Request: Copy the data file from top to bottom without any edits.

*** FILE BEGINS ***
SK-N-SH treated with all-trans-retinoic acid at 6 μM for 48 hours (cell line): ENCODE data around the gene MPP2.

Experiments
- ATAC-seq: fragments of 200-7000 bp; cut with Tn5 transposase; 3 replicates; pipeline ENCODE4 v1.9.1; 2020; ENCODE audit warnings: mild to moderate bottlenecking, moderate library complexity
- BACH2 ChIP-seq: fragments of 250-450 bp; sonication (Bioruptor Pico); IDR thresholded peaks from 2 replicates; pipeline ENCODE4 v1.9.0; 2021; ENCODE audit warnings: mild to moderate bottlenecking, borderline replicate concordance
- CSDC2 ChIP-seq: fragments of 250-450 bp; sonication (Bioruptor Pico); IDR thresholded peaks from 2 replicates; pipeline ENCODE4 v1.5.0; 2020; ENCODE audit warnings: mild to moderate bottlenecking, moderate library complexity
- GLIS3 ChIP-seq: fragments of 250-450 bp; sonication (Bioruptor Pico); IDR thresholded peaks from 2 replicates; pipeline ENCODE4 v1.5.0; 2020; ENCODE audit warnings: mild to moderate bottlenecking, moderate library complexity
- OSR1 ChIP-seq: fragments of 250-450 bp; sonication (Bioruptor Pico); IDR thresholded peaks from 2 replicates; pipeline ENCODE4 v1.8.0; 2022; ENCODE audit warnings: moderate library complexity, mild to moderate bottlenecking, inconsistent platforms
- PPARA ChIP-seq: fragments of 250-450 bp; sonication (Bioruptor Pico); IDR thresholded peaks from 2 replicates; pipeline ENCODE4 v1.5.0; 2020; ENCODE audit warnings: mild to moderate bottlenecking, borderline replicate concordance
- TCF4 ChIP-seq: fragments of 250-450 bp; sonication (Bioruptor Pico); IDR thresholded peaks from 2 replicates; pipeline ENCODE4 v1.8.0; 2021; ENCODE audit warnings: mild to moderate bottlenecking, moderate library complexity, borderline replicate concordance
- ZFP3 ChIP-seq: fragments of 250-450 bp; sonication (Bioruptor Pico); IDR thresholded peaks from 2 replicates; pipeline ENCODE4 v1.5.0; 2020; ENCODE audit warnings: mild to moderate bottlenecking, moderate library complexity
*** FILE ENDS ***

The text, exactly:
SK-N-SH treated with all-trans-retinoic acid at 6 μM for 48 hours (cell line): ENCODE data around the gene MPP2.

Experiments
- ATAC-seq: fragments of 200-7000 bp; cut with Tn5 transposase; 3 replicates; pipeline ENCODE4 v1.9.1; 2020; ENCODE audit warnings: mild to moderate bottlenecking, moderate library complexity
- BACH2 ChIP-seq: fragments of 250-450 bp; sonication (Bioruptor Pico); IDR thresholded peaks from 2 replicates; pipeline ENCODE4 v1.9.0; 2021; ENCODE audit warnings: mild to moderate bottlenecking, borderline replicate concordance
- CSDC2 ChIP-seq: fragments of 250-450 bp; sonication (Bioruptor Pico); IDR thresholded peaks from 2 replicates; pipeline ENCODE4 v1.5.0; 2020; ENCODE audit warnings: mild to moderate bottlenecking, moderate library complexity
- GLIS3 ChIP-seq: fragments of 250-450 bp; sonication (Bioruptor Pico); IDR thresholded peaks from 2 replicates; pipeline ENCODE4 v1.5.0; 2020; ENCODE audit warnings: mild to moderate bottlenecking, moderate library complexity
- OSR1 ChIP-seq: fragments of 250-450 bp; sonication (Bioruptor Pico); IDR thresholded peaks from 2 replicates; pipeline ENCODE4 v1.8.0; 2022; ENCODE audit warnings: moderate library complexity, mild to moderate bottlenecking, inconsistent platforms
- PPARA ChIP-seq: fragments of 250-450 bp; sonication (Bioruptor Pico); IDR thresholded peaks from 2 replicates; pipeline ENCODE4 v1.5.0; 2020; ENCODE audit warnings: mild to moderate bottlenecking, borderline replicate concordance
- TCF4 ChIP-seq: fragments of 250-450 bp; sonication (Bioruptor Pico); IDR thresholded peaks from 2 replicates; pipeline ENCODE4 v1.8.0; 2021; ENCODE audit warnings: mild to moderate bottlenecking, moderate library complexity, borderline replicate concordance
- ZFP3 ChIP-seq: fragments of 250-450 bp; sonication (Bioruptor Pico); IDR thresholded peaks from 2 replicates; pipeline ENCODE4 v1.5.0; 2020; ENCODE audit warnings: mild to moderate bottlenecking, moderate library complexity